"I think it is Elyse Fitzpatrick who says the way to identifying [an] idol is will I sin to get it or will I sin if I don't get it? I think if you ask those questions, that's going to show you a lot of things."
That is a good question. What am I willing to sin for to get? What am I willing to sin for if I don't get it?
But more importantly, what am I willing to sin for to keep?
These questions are important and challenging, because inherent in them is a clear choice: Do I sin against God for this? If I do, it is an idol. I can not have two masters. I will hate the one, and love the other. I must choose, or it will be chosen for me.
I know in our society we keep the question of idolatry at a safe distance from ourselves. We sometimes reassure ourselves. "Well, modern idolatry is simply greed. I am not really greedy. But if I am, I struggle against it, because I give to the church and to the poor. Besides, I am not really rich, like those corrupt CEO's."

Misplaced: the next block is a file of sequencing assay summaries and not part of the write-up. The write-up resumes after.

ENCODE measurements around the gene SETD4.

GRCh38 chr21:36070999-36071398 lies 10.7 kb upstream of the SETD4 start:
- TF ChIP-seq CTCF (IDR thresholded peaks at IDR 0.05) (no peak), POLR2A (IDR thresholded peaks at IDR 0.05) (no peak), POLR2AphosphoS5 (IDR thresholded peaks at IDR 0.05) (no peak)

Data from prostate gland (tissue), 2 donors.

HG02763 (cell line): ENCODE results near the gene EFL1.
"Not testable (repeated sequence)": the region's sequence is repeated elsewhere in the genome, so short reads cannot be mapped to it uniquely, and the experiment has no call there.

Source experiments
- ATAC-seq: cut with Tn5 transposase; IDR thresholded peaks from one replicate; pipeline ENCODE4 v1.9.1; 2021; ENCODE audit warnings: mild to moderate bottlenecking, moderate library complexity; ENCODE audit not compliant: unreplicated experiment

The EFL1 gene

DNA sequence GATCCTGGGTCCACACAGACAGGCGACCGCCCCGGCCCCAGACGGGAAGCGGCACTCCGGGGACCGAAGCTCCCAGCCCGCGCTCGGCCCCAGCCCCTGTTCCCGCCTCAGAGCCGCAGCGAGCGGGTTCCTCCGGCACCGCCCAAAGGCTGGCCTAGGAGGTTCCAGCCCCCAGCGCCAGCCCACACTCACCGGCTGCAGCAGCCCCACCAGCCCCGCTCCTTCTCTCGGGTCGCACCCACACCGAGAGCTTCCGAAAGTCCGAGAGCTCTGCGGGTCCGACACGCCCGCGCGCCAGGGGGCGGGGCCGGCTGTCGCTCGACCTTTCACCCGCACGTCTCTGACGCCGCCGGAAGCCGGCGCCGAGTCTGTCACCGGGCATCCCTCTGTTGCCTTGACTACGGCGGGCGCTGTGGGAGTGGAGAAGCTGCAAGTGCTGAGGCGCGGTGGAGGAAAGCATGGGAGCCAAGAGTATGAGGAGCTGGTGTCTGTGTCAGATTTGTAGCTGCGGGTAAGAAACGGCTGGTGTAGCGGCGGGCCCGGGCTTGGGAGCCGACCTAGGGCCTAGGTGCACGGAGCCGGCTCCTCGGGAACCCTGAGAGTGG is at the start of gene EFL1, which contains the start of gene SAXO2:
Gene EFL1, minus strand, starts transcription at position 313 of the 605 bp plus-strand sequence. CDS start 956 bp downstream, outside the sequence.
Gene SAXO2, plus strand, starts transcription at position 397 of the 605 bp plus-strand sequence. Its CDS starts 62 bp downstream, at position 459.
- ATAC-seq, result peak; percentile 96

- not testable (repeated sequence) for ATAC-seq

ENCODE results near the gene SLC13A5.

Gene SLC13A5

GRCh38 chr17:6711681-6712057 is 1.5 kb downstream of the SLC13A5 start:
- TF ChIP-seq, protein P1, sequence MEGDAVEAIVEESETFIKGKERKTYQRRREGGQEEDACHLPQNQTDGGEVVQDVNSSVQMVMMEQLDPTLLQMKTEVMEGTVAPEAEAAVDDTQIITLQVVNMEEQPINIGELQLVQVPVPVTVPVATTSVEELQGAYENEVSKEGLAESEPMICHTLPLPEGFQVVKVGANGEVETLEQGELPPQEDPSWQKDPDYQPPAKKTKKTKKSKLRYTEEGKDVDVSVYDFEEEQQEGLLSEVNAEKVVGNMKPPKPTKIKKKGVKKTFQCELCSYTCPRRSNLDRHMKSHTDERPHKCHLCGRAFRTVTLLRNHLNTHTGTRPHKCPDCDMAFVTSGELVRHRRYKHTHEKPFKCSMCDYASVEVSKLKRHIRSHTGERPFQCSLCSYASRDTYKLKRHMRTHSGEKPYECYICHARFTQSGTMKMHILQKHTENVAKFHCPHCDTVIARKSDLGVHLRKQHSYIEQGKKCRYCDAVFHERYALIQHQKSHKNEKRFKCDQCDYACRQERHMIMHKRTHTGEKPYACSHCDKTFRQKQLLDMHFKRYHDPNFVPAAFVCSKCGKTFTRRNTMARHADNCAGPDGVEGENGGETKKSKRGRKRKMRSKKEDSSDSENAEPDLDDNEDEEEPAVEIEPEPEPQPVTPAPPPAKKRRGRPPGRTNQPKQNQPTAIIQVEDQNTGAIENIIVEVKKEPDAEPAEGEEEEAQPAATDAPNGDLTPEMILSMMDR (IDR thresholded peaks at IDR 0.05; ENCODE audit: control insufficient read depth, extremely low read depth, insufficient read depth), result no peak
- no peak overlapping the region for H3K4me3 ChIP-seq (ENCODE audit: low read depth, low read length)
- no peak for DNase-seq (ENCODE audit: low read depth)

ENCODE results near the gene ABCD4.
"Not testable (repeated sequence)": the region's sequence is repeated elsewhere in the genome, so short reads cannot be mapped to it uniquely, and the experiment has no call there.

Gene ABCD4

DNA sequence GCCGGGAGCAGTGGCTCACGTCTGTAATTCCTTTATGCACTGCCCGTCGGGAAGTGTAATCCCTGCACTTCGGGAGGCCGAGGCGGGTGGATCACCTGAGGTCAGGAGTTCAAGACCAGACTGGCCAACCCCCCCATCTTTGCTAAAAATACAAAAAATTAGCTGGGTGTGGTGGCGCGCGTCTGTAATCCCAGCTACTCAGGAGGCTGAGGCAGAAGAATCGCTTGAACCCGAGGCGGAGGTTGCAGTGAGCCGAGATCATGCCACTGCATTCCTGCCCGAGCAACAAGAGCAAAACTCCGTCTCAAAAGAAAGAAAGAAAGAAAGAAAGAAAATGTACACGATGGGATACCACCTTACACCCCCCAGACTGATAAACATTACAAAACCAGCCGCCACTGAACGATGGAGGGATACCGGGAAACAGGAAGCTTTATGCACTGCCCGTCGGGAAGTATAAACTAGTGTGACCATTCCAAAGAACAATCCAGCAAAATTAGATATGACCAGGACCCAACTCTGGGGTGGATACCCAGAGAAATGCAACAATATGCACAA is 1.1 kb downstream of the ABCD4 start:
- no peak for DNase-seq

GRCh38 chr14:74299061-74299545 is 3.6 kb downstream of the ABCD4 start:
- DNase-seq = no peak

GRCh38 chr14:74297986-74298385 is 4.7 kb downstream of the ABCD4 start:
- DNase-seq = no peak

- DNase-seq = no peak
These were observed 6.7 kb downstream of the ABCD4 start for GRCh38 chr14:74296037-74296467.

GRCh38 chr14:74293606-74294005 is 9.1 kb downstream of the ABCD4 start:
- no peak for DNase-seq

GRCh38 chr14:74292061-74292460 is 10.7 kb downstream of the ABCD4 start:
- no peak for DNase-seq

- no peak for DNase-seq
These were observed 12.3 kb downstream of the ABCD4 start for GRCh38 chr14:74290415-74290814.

Sometimes we may see idolatry as a minor struggle with temptation. "Yeah, I struggle with my desire for chocolate. So I can't even look at a commercial for chocolate and not want some." And sometimes we may even justify our idolatry. "I need food to eat. I need a man/woman in my life. I just have needs."
But this question cuts through all the justifications. Am I willing to sin to get it, to keep it, or to sin if I don't get it? For it is in the sinning that we place worth on the object of our desire. We declare, "This thing is worth more than God."